Lung cancer continues to be the most common type of cancer worldwide. In radiation therapy, high doses of radiation are used to destroy tumors. Adapting radiotherapy to breathing patterns has always been a major concern when dealing with tumors in thoracic or upper abdomen regions. Precise estimation of respiratory signal ensures least damage to healthy tissues surrounding the tumor as well as misrepresentation of the target location. The main objective of this work is to develop a method to extract the breathing signal directly from a given sequence of cone-beam computed tomography (CBCT) projections without depending on any external devices such as spirometer, pressure belt, or implanted infrared markers. The proposed method implements optical flow to track the movement of pixels between each pair of successive CBCT projection images through the entire set of projections. As the optical flow operation results in a high dimensional dataset, dimensionality reduction using linear and kernel based principal component analysis (PCA) are applied on the optical flow dataset to transform it into a lower-dimensional dataset ensuring that only the most distinctive components are present. The proposed method was tested on XCAT phantom datasets1 simulating cases of regular and irregular breathing patterns and cases where the diaphragm was partially visible in certain projection images. The extracted breathing signal using the proposed method was compared to the ground truth signal. Results showed that the extracted signal correlated well with ground truth signal with a mean phase shift not exceeding 1.5 projection in all cases.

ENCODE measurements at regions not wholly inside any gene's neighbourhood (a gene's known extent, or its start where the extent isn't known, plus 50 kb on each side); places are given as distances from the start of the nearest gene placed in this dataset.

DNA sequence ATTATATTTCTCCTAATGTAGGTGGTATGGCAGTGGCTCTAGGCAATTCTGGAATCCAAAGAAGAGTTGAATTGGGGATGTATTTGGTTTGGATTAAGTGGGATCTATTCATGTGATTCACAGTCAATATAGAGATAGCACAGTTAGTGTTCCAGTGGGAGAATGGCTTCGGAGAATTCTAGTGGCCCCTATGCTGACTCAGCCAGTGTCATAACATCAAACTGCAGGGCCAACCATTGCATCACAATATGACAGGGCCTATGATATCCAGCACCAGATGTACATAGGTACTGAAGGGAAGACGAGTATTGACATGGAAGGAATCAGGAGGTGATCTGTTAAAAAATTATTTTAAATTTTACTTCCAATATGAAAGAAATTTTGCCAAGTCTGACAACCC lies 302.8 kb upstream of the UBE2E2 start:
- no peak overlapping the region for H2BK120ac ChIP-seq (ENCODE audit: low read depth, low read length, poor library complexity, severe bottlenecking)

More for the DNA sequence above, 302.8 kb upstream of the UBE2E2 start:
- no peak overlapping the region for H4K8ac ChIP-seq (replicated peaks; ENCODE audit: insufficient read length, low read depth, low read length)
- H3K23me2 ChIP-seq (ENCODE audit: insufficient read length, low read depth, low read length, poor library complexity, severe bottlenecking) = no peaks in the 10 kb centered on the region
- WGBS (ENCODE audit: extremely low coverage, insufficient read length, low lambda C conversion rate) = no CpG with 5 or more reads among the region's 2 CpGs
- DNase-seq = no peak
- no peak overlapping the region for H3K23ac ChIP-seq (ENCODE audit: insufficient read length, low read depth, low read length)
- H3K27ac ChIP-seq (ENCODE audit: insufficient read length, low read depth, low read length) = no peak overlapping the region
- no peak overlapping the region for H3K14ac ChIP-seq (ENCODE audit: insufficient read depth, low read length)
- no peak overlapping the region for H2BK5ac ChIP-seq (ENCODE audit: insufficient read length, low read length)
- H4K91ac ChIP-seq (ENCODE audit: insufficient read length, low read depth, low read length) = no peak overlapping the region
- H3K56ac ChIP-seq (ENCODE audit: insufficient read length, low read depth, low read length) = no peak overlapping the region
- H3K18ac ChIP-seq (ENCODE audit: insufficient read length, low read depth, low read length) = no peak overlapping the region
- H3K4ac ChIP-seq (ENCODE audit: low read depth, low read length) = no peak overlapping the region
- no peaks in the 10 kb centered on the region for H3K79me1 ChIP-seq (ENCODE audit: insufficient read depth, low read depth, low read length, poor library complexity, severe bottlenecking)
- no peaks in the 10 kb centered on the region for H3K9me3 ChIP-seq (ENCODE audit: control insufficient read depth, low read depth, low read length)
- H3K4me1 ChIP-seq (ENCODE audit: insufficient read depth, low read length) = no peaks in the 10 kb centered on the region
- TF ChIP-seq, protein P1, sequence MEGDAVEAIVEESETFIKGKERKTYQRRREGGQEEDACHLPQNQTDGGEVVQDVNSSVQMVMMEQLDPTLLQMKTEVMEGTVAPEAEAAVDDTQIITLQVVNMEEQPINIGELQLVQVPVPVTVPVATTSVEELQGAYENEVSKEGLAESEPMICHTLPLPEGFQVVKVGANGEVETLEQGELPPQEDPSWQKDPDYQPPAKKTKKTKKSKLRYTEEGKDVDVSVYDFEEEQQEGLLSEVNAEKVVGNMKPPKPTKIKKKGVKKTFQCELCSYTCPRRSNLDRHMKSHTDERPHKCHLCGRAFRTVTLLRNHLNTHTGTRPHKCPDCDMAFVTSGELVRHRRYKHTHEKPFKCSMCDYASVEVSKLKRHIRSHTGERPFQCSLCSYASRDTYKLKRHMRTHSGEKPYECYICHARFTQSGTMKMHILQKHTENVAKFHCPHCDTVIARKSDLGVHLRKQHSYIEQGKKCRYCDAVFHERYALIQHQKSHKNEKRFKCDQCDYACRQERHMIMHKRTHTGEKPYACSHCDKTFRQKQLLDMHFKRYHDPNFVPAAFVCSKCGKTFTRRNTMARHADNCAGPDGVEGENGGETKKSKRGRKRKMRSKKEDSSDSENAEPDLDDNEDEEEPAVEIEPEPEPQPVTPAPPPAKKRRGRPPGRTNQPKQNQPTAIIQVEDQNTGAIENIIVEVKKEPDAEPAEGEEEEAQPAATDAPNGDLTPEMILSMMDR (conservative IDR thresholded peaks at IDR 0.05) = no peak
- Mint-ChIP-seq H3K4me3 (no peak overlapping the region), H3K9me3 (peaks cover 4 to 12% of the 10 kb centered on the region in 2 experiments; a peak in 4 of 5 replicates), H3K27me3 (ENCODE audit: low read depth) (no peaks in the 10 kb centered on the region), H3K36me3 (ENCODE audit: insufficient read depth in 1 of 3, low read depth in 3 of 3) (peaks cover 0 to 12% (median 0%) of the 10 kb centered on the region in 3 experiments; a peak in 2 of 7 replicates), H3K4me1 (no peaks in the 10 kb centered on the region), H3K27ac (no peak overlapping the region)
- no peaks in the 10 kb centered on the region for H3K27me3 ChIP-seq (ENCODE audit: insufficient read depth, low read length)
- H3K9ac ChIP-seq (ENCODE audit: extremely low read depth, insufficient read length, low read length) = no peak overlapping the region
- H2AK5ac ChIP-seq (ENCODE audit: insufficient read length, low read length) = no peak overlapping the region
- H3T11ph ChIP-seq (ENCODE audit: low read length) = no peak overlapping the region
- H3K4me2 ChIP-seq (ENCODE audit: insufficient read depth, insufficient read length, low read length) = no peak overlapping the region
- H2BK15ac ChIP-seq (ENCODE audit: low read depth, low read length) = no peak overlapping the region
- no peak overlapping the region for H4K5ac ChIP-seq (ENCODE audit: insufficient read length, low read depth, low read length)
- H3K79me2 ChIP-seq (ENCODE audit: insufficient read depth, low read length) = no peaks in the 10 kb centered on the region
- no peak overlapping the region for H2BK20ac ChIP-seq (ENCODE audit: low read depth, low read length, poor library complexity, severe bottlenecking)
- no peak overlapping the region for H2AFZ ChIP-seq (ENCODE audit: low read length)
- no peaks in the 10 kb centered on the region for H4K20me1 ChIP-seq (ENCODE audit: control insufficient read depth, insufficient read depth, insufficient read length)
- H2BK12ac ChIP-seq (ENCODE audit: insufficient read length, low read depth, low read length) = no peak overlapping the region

A method is developed to build patient-specific motion models based on 4DCBCT images taken at treatment time and use them to generate 3D time-varying images (referred to as 3D fluoroscopic images). Motion models are built by applying Principal Component Analysis (PCA) on the displacement vector fields (DVFs) estimated by performing deformable image registration on each phase of 4DCBCT relative to a reference phase. The resulting PCA coefficients are optimized iteratively by comparing 2D projections captured at treatment time with projections estimated using the motion model. The optimized coefficients are used to generate 3D fluoroscopic images. The method is evaluated using anthropomorphic physical and digital phantoms reproducing real patient trajectories. For physical phantom datasets, the average tumor localization error (TLE) and (95th percentile) in two datasets were 0.95 (2.2) mm. For digital phantoms assuming superior image quality of 4DCT and no anatomic or positioning disparities between 4DCT and treatment time, the average TLE and the image intensity error (IIE) in six datasets were smaller using 4DCT-based motion models. When simulating positioning disparities and tumor baseline shifts at treatment time compared to planning 4DCT, the average TLE (95th percentile) and IIE were 4.2 (5.4) mm and 0.15 using 4DCT-based models, while they were 1.2 (2.2) mm and 0.10 using 4DCBCT-based ones, respectively. 4DCBCT-based models were shown to perform better when there are positioning and tumor baseline shift uncertainties at treatment time. Thus, generating 3D fluoroscopic images based on 4DCBCT-based motion models can capture both inter- and intra- fraction anatomical changes during treatment.